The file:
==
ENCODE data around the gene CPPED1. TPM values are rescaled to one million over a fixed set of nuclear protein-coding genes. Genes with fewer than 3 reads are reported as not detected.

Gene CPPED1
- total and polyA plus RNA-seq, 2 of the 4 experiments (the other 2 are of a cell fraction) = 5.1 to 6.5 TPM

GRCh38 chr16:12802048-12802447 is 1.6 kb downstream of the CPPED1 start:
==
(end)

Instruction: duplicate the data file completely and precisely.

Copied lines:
ENCODE data around the gene CPPED1. TPM values are rescaled to one million over a fixed set of nuclear protein-coding genes. Genes with fewer than 3 reads are reported as not detected.

Gene CPPED1
- total and polyA plus RNA-seq, 2 of the 4 experiments (the other 2 are of a cell fraction) = 5.1 to 6.5 TPM

GRCh38 chr16:12802048-12802447 is 1.6 kb downstream of the CPPED1 start: